Summary: The Claimant reported issues of feeling unwell immediately upon moving into the building of the insured after being hired, which she attributed to possible issues with leaking, mold, or dirty carpet with animal urine and the smells from same. With the company credit card, the Claimant hired a mold assessor, who found “visual observation of mold growth” and “elevated mold growth.” During deposition, the assessor testified that these assessments were based on the visual inspections of stains with no testing of same. Performed air-testing showed no mold amplification. Another licensed mold inspector hired by the Claimant found evidence of mold on fiberglass in the ceiling of the workplace, but these studies were performed 6 months after the Claimant’s alleged date of accident and following the injured worker’s separation of employment with the insured. The second inspector also alleged mold exposure at the time of accident based on images, but could not provide any scientific explanation for her findings. The Claimant asserted that exposure to mold in the workplace made her ill with a very long list of conditions. The Claimant obtained an IME who opined that the Claimant had objective findings caused by exposure in the workplace, based solely on the fact that the injured worker reported these symptoms while in the workplace that cleared up when she left. His opinion was that the injured worker had an allergic reaction to mold, but at deposition, it was noted that the mold he alleged was found outside, not inside, the workplace. The E/C obtained an IME who opined that the mold spores found on the initial report did not account for any of the alleged symptomatology reported by the Claimant and that there was no objective proof that she was exposed to any specific substances that resulted in any injury. The JCC found that the Claimant failed to prove by clear and convincing evidence that she was exposed to any specific substance at a level that could cause injury or disease, and her requests for indemnity and medical benefits were denied.
Carl E. Detwiler v. Humana Hospital
JCC Newman: Tallahassee District Order date: 3/6/2020
OJCC Case: 86-000516JLN Date of Accident: 4/24/1986
Claimant’s Counsel: Arthur C. Beal E/C’s Counsel: Tracey J. Hyde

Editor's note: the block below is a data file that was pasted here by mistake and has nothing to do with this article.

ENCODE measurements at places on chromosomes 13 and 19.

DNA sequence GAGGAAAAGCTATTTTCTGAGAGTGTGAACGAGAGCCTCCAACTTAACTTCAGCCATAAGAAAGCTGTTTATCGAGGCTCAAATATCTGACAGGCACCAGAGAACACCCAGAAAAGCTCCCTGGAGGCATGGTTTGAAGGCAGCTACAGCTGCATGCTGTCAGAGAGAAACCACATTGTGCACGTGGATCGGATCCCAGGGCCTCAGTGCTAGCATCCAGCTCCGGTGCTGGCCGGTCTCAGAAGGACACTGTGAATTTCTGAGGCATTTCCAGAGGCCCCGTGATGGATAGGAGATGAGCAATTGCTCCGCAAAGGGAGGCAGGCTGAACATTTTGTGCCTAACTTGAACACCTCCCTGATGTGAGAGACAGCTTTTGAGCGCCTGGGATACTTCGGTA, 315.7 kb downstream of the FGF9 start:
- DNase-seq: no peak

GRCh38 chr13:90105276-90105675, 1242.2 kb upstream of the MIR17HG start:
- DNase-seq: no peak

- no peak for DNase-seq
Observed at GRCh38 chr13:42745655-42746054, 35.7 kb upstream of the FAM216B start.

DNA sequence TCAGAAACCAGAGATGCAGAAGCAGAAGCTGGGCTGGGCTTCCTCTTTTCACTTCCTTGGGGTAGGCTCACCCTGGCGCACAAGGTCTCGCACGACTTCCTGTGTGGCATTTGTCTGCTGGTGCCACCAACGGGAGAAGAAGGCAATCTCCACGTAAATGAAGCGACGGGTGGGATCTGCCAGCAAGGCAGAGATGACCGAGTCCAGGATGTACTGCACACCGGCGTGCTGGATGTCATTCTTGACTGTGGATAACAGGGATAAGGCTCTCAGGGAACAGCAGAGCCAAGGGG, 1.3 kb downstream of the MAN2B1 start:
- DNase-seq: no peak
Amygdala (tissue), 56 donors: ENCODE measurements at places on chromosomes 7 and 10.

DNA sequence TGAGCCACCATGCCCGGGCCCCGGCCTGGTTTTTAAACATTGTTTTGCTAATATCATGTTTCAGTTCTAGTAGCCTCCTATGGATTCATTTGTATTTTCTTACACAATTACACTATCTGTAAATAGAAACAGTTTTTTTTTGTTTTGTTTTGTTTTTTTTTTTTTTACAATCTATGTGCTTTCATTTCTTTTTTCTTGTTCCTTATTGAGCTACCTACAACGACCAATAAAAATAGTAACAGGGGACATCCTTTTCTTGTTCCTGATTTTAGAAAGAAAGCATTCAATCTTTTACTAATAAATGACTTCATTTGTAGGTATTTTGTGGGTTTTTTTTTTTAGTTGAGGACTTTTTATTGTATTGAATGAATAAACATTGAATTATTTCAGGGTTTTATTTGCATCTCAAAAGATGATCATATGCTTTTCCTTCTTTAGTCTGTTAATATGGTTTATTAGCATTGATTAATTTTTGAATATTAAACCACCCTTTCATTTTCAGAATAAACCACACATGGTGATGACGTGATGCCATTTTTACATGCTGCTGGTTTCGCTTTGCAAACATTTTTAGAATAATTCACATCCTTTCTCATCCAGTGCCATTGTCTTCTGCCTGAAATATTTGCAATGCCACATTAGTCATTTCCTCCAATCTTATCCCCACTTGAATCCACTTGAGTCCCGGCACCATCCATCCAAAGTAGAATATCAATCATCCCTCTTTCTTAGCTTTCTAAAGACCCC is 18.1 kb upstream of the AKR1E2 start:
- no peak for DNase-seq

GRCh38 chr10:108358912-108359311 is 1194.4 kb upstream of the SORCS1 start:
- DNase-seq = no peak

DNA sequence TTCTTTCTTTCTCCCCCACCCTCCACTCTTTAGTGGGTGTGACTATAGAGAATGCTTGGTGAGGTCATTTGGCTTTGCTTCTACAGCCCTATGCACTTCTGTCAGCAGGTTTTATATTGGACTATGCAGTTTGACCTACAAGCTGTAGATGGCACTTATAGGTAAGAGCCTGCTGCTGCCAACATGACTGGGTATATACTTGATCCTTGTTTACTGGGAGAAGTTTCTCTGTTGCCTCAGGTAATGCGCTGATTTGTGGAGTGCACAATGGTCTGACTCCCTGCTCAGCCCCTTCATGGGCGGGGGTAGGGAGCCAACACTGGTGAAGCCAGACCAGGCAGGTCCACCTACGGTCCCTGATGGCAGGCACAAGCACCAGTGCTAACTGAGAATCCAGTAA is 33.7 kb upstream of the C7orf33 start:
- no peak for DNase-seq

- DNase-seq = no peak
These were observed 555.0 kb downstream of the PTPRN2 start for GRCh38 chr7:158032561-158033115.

JCC Order: Click Here
Briefly: Diagnostic Testing
Summary: The Claimant slipped and fell at work, injuring his back. He received extensive medical treatment, including back surgery and fusion with placement of rods and internal fixation devices. He was subsequently diagnosed with failed back syndrome and has treated with pain management provider Dr. Buchalter. Dr. Buchalter referred the injured worker for treatment with Dr. Landry, and one basis of this referral was to undergo a CT myelogram with contrast to determine if he has persistent compression of nerve roots or inflammation. The Claimant could not have an MRI due to retained metal in his back. Dr. Buchalter testified that the Claimant needed close medical supervision for this study due to a prior anaphylactic reaction to contrast in the past. The Claimant had undergone a prior CT with contrast in 2011 for treatment for renal cell cancer and had an allergic reaction to iodine. The E/C did not agree with authorizing Dr. Landry or authorizing a risky procedure. The Claimant himself requested Dr. Landry due to proximity to his home and was willing to undergo the CT myelogram despite the risks. The jCC found that the Claimant was entitled to authorization of the CT myelogram as the provider deemed same reasonable and medically necessary, but that the E/C was not compelled to authorize Dr. Landry just because the referral was made specifically to that provider. The E/C remained entitled to select a physician within the geographical area of the injured worker’s home.